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Dear Pigeon Fanciers,

I thought you may find this news story on Ed Schmidt of interest. Ed Schmidt was a WWII veteran from the "Fighting 279th Pigeoneers". Ed will be featured in my upcoming documentary film to be released in 2010.

Below is an excerpt from "Bird In Hand", written by Charity Bonner, The Courier News, Elgin, Illinois.

"Schmidt, 91, has spent all his adult life in Elgin except for the five years he was in the Philippines training homing pigeons to carry classified messages about enemy movements to different U.S. camps during World War II. The tactic was especially useful in the Pacific Islands, where the mountains kept radio signals from carrying very far. He still has several of the tiny 1-inch-long aluminum carriers the trainers would use to attach to the pigeons' legs." Click Here To Read Entire Article

Kind regards,

Al Croseri
www.pigeonsincombat.com
Ed Schimidt, what a gentleman.I had fortune to meet him at the Elgin club for the Topeka race. Two month's later I get a call from him that he has one of my bird's. He gave me the band number .I told him I'd like to get the bird back.We made arrangment's.
The next weekend I went down to his place.I was somewhat embarassed that I had lost a bird so close to home. Ed,being himself reasured me.'thing's happen.' We sat in his loft for near on an hour, talking about the bird's.
He knew I was young to the sport,but he did'nt let his knowlegde of the sport overwhelm me.
I learn't more from my hour with Mr Schimidt, than a hundred seminar's.
God Bless you Ed.
 

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Dear Pigeon Fanciers,

I thought you may find this news story on Ed Schmidt of interest. Ed Schmidt was a WWII veteran from the "Fighting 279th Pigeoneers". Ed will be featured in my upcoming documentary film to be released in 2010.

Below is an excerpt from "Bird In Hand", written by Charity Bonner, The Courier News, Elgin, Illinois.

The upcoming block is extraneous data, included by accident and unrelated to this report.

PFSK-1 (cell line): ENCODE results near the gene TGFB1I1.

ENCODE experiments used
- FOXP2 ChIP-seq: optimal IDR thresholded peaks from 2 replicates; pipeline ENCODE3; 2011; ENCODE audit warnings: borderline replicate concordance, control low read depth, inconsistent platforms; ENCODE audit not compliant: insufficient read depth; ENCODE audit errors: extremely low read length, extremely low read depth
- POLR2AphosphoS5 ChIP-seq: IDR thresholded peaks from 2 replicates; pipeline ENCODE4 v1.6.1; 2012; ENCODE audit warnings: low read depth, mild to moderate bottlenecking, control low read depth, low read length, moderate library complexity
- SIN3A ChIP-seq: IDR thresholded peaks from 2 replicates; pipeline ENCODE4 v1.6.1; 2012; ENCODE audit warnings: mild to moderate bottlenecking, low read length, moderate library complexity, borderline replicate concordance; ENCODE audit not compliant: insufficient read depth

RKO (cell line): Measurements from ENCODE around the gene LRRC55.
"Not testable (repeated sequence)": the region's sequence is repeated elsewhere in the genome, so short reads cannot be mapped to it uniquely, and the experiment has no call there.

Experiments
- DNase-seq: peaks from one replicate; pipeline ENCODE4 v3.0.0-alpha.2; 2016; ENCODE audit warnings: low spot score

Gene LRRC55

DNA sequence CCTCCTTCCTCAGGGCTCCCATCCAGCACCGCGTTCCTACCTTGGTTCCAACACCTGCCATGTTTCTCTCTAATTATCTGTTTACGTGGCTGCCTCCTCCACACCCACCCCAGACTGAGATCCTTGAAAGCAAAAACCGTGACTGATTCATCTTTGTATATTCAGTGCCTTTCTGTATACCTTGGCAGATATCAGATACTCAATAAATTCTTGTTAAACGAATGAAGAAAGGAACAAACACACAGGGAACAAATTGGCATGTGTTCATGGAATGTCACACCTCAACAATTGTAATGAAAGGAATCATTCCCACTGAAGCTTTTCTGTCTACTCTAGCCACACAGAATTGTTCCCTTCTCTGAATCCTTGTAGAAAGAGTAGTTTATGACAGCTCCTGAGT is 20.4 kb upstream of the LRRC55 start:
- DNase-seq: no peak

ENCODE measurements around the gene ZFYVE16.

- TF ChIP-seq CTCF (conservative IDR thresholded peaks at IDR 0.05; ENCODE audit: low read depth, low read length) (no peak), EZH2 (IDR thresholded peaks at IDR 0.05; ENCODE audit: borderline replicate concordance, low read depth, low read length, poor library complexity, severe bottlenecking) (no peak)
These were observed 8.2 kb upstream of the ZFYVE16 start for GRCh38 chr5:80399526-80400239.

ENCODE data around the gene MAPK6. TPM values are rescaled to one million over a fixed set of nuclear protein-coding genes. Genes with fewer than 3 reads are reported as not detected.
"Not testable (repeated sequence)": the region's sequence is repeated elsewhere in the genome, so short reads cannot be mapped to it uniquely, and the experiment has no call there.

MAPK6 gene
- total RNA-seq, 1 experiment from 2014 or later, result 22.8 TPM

"Schmidt, 91, has spent all his adult life in Elgin except for the five years he was in the Philippines training homing pigeons to carry classified messages about enemy movements to different U.S. camps during World War II. The tactic was especially useful in the Pacific Islands, where the mountains kept radio signals from carrying very far. He still has several of the tiny 1-inch-long aluminum carriers the trainers would use to attach to the pigeons' legs." Click Here To Read Entire Article

Kind regards,

Al Croseri
www.pigeonsincombat.com
Pigioneer's. How often do you hear that said?
 

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Discussion Starter · #5 ·
"Birds In Hand"--Ed Schmidt, WWII 279th Fighting Pigeoneers

Dear Pigeon Talk,

I have just corrected the links so that they take you directly to Ed Schmidt's story, "Bird In Hand".

Thanks for your comments. Ed is a true gentleman in every sense of the word. He's a very dear friend, and I'm privileged to be able to tell his story in my upcoming film. Col. Clifford A. Poutre, Chief Pigeoneer, US Army Signal Corp Pigeon Service, told me off camera that Ed Schmidt was one of his best men/pigeoneers at Fort Monmouth, NJ. in 1942. And believe me, Col. Poutre knew his pigeoneers and pigeons very well. They were all handpicked for the Pigeon Service.

Kind regards,
Al Croseri
www.pigeonsincombat.com
 

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I have a friend, Marvin Kaiser, who was with the army pigeon corp in March of 1957, when they shut it down.
He has several of the round carrying baskets they used. They really packed the pigeons in.
He also got to keep some of the homing pigeons they retired.
Marvin still keeps several hundred pigeons. Lots of my rollers came from Marvin.
Keith
 
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